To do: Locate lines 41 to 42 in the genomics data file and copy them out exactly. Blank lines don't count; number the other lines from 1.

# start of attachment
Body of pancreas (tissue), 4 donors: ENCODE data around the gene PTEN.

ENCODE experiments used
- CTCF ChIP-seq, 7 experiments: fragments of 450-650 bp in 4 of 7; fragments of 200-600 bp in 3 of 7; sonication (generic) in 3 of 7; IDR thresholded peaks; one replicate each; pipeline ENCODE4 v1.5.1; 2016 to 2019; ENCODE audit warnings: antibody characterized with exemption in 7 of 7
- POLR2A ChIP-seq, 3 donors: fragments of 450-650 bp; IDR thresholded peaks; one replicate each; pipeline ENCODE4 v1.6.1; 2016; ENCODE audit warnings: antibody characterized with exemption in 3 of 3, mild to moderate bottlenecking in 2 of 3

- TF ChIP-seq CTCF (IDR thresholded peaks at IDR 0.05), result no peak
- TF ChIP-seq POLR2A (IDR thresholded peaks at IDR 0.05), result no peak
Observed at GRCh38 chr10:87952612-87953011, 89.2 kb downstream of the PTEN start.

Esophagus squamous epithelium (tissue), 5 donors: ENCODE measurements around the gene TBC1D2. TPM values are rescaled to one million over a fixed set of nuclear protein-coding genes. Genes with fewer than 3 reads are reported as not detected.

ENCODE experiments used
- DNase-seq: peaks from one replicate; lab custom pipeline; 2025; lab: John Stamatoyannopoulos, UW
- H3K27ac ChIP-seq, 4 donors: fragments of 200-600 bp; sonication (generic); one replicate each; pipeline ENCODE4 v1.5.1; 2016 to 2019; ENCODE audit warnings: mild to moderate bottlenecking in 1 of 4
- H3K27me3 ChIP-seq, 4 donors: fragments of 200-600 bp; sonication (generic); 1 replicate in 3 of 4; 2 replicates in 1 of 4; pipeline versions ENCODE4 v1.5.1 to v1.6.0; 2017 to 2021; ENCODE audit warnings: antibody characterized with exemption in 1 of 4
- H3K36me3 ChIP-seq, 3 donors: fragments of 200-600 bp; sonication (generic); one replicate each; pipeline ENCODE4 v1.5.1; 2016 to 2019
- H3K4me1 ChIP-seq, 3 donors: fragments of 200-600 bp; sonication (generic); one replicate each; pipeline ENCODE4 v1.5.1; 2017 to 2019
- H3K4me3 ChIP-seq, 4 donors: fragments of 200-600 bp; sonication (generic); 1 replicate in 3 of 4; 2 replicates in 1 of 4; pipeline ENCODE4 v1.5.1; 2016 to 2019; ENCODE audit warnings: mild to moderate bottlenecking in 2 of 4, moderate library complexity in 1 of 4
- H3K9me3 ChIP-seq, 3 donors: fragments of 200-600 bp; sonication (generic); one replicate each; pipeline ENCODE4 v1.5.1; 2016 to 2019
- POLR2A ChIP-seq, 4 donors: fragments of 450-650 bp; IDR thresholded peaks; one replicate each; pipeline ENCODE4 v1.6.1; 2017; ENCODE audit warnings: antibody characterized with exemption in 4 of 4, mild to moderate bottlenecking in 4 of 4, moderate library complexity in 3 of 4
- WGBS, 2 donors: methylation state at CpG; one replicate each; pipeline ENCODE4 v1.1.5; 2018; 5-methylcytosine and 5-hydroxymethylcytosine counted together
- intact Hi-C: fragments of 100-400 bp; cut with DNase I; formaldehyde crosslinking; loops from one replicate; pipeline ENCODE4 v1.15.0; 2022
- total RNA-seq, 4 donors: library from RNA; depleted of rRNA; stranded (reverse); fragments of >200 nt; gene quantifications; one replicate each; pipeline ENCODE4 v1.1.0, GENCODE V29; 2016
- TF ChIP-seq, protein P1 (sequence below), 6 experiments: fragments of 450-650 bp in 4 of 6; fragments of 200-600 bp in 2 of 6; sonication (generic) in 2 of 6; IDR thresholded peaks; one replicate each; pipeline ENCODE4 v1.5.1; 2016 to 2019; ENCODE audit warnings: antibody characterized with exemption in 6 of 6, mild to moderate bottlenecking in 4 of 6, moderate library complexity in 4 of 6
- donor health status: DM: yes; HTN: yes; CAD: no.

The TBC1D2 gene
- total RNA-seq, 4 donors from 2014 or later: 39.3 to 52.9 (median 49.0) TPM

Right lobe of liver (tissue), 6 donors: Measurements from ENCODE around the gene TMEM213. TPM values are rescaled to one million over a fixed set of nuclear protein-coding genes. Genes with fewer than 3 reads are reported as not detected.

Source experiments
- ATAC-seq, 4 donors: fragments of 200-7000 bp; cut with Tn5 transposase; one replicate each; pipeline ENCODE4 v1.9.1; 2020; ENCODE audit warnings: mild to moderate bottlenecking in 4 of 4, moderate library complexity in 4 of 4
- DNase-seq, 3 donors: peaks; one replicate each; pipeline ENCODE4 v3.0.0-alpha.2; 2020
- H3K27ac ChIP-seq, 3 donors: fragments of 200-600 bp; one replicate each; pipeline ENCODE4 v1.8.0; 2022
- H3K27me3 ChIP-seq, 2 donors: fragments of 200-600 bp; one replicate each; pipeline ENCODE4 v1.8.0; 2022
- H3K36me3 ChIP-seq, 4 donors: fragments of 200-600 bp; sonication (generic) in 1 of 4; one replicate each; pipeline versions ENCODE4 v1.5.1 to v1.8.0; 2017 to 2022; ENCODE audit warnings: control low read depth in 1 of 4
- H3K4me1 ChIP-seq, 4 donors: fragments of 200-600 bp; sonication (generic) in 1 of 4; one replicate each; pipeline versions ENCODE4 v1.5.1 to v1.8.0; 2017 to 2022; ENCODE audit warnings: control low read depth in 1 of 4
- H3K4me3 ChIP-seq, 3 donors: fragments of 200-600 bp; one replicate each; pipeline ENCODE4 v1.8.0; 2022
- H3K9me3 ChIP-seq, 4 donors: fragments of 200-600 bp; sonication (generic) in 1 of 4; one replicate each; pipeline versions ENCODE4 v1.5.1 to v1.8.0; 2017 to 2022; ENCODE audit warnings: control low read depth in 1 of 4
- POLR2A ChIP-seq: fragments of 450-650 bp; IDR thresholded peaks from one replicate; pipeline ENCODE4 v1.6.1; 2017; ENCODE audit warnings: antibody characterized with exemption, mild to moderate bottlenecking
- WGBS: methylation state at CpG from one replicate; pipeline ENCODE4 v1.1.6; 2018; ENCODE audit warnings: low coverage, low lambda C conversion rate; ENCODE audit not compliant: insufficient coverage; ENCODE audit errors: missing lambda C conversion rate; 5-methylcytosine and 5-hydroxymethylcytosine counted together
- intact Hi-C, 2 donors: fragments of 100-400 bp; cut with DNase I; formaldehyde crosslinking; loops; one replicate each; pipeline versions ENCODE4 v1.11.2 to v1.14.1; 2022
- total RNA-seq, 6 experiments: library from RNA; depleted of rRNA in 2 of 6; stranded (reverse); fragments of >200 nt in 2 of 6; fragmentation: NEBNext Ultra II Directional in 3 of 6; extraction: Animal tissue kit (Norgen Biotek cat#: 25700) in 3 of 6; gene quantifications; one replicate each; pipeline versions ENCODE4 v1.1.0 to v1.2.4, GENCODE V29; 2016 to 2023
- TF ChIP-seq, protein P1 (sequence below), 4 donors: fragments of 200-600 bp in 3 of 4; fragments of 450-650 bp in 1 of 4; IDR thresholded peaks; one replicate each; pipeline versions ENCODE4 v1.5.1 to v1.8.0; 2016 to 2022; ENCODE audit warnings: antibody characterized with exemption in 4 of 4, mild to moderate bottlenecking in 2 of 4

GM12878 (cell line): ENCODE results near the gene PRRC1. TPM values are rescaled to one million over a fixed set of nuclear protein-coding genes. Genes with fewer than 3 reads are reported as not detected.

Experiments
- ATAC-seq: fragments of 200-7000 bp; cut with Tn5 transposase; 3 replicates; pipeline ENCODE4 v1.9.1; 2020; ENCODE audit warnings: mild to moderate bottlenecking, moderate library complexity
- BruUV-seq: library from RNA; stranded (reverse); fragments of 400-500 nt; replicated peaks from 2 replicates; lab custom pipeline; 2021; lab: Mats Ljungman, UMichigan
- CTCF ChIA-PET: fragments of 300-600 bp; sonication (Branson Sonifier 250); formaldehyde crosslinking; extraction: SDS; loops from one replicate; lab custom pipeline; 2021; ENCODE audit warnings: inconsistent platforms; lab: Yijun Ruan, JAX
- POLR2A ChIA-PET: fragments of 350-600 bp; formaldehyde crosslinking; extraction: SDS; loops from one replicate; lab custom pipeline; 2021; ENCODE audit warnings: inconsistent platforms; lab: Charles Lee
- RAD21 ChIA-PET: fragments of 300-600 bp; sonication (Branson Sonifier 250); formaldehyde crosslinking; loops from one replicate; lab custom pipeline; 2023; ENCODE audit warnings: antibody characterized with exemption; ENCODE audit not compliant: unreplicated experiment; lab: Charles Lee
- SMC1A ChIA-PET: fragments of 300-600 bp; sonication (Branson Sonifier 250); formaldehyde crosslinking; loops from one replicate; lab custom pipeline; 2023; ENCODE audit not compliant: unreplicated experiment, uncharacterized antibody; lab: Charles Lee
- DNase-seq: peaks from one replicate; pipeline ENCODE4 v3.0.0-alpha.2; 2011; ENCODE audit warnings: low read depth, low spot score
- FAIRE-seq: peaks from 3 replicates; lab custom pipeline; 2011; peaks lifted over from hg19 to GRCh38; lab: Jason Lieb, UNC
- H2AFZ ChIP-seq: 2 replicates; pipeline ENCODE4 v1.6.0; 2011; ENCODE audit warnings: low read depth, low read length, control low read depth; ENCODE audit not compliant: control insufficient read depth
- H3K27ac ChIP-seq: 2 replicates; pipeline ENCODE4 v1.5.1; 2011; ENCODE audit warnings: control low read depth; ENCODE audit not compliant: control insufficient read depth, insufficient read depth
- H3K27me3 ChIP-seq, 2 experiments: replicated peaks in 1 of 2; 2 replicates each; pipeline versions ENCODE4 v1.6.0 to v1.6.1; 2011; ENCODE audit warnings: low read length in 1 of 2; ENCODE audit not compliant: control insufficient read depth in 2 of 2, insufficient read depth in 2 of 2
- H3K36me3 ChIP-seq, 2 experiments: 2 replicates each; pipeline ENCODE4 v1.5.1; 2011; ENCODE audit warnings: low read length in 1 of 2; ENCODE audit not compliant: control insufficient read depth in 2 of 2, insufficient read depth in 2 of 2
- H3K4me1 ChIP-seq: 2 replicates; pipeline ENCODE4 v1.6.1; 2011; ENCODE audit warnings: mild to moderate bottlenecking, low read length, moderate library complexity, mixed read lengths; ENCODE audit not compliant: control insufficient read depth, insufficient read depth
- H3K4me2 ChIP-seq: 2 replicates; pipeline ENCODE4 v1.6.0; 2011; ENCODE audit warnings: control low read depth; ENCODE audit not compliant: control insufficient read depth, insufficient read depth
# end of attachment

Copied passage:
Experiments
- ATAC-seq: fragments of 200-7000 bp; cut with Tn5 transposase; 3 replicates; pipeline ENCODE4 v1.9.1; 2020; ENCODE audit warnings: mild to moderate bottlenecking, moderate library complexity